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PowerShell

September 2016–DSC Resource updates

Two new modules of DSC resources are available:

OfficeOnlineServerDsc

SystemLocaleDsc

 

A number of updates to existing resources have been made available.

 

Details from https://blogs.msdn.microsoft.com/powershell/2016/09/21/dsc-resource-kit-september-release/

Deadline for proposal submissions fast approaching

The deadline for proposal submissions for the 2017 PowerShell and DevOps Global Summit is fast approaching.

 

A list of possible topics is available here

https://powershell.org/2016/09/06/nearing-last-call-for-powershell-summit-topic-proposals-topic-ideas/

 

as well as the original call for topics

https://powershell.org/2016/08/01/powershell-and-devops-global-summit-2017-call-for-topics/

 

If you do decide to submit session proposals please submit multiple proposals. if we can get a speaker who’ll deliver 2 good sessions they’re more likely to be accepted

Open source PowerShell and OMI

OMI – the Open Source CIM server is available on github

https://github.com/Microsoft/omi

This appears to be a later version than currently shown on the open group web site

 

Combine this with open source PowerShell

https://github.com/PowerShell/PowerShell

 

and the DSC on Linux

https://github.com/Microsoft/PowerShell-DSC-for-Linux

 

And you have your basis for managing Linux machines

Access functions

I had a request for the Access functions I wrote about in this post

https://richardspowershellblog.wordpress.com/2009/12/18/access-functions/

They are now available from

https://onedrive.live.com/?id=43CFA46A74CF3E96%2179699&cid=43CFA46A74CF3E96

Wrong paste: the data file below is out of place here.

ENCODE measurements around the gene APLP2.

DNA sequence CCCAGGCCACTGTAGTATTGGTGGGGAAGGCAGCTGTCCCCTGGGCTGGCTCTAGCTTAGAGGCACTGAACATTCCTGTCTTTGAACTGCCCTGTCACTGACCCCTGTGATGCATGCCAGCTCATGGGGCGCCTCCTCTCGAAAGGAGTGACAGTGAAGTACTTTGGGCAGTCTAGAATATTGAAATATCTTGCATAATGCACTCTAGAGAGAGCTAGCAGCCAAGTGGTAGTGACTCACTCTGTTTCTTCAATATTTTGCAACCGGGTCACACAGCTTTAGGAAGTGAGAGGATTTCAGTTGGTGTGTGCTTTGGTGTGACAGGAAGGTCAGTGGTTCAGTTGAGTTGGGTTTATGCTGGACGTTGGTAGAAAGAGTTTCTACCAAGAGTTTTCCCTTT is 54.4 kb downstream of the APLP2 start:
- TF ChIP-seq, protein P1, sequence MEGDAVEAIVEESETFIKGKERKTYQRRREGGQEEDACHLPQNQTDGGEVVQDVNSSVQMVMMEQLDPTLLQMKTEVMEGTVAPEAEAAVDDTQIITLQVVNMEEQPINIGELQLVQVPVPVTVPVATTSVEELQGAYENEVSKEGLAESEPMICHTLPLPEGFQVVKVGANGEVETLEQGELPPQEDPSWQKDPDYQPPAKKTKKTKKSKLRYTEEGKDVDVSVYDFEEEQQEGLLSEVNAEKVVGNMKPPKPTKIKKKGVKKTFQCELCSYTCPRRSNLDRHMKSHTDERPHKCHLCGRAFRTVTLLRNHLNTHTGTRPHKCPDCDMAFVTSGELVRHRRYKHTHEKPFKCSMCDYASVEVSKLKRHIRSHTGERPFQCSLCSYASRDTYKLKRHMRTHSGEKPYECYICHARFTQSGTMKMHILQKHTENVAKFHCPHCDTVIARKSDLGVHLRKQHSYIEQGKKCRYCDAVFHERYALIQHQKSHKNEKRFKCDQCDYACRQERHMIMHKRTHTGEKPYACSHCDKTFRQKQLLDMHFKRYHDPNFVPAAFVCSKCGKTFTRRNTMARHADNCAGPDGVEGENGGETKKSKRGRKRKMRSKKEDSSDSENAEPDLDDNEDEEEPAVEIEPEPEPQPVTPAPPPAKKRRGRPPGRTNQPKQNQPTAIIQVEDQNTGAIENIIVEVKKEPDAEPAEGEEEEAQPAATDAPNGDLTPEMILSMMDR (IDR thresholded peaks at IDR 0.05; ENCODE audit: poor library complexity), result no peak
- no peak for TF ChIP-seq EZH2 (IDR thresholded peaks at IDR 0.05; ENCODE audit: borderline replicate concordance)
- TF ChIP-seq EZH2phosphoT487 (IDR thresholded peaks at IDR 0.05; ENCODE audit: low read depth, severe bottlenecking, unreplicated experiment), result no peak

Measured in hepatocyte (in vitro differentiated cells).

PowerShell speaker opportunities still open

You have just over a month to register your session proposals for the 2017 PowerShell Summit - https://powershell.org/2016/08/01/powershell-and-devops-global-summit-2017-call-for-topics/

PowerShell is Open Sourced

For those of you that have been at PowerShell events over the last few years you’ll have heard Jeffrey Snover state that he wanted to take PowerShell to other platforms.

 

Now its happened

 

Jeffrey has announced that an ALPHA release of PowerShell is now available for Linux and Mac.  Currently available for Ubuntu, Centos, Red Hat and Mac OS X with more to come

 

The announcement is at 

https://azure.microsoft.com/en-us/blog/powershell-is-open-sourced-and-is-available-on-linux/

 

Also see PowerShell blog

https://blogs.msdn.microsoft.com/powershell/2016/08/18/powershell-on-linux-and-open-source-2/

 

Some  points to note:

ISE isn’t available as part of the alphas release but VSCode is available for Linux and Mac giving an consistent editor across the platforms

 

PowerShell remoting will be extended to use Open SSH as well as WSMAN

 

Planned enhancements include:

Additional Linux Distros covered – parity with .NET Core.

Writing Cmdlets in Python and other languages

PSRP over OpenSSH

WSMan based remoting to downlevel versions of Windows and WSMan based PSRP on Linux.